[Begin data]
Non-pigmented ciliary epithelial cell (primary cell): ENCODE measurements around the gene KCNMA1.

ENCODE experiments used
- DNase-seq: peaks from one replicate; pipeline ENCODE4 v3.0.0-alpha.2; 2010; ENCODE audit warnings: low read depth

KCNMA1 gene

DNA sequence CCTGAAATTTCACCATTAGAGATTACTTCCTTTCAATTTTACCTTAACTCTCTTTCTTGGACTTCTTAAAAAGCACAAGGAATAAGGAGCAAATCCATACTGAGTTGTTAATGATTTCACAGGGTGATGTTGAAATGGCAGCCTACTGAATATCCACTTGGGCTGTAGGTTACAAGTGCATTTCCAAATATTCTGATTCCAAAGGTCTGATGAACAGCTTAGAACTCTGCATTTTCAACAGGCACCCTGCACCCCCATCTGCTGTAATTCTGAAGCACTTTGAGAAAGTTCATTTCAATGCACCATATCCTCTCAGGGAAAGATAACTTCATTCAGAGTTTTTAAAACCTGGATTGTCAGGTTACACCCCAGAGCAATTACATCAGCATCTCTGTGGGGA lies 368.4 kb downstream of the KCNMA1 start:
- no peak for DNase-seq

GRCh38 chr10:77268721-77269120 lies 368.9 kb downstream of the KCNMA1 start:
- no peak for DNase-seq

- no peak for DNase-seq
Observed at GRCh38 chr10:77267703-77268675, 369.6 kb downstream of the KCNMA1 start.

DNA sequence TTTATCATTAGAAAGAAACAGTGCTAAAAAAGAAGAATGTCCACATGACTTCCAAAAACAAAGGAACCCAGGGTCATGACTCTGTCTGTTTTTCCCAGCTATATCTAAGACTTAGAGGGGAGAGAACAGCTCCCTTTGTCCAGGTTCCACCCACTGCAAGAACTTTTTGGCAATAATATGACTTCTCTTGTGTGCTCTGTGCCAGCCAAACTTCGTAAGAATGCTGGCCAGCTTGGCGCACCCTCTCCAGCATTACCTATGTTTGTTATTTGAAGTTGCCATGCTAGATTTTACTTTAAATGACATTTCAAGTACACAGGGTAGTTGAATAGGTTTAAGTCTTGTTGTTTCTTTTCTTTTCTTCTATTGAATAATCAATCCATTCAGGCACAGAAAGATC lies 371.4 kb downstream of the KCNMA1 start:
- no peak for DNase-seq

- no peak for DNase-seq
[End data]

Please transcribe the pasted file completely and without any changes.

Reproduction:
Non-pigmented ciliary epithelial cell (primary cell): ENCODE measurements around the gene KCNMA1.

ENCODE experiments used
- DNase-seq: peaks from one replicate; pipeline ENCODE4 v3.0.0-alpha.2; 2010; ENCODE audit warnings: low read depth

KCNMA1 gene

DNA sequence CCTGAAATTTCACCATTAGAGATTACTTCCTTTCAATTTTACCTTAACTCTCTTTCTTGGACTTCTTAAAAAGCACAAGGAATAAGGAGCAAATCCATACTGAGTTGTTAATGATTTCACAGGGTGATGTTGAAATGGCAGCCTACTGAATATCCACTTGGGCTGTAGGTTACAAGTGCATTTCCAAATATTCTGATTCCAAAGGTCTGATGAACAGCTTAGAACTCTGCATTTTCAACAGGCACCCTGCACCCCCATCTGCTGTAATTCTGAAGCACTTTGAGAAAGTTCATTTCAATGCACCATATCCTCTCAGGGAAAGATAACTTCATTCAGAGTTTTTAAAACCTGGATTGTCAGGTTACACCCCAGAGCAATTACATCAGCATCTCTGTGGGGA lies 368.4 kb downstream of the KCNMA1 start:
- no peak for DNase-seq

GRCh38 chr10:77268721-77269120 lies 368.9 kb downstream of the KCNMA1 start:
- no peak for DNase-seq

- no peak for DNase-seq
Observed at GRCh38 chr10:77267703-77268675, 369.6 kb downstream of the KCNMA1 start.

DNA sequence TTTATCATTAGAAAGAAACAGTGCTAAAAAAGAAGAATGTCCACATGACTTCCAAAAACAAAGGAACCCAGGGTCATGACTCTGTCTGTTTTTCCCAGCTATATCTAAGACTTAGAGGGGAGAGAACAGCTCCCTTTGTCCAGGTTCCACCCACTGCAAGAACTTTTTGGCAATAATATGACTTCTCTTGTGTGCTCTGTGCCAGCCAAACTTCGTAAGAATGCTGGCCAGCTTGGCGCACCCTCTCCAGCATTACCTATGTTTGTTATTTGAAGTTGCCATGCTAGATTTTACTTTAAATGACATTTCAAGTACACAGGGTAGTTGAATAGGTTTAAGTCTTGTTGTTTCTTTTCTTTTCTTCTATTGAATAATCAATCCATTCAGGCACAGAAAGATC lies 371.4 kb downstream of the KCNMA1 start:
- no peak for DNase-seq

- no peak for DNase-seq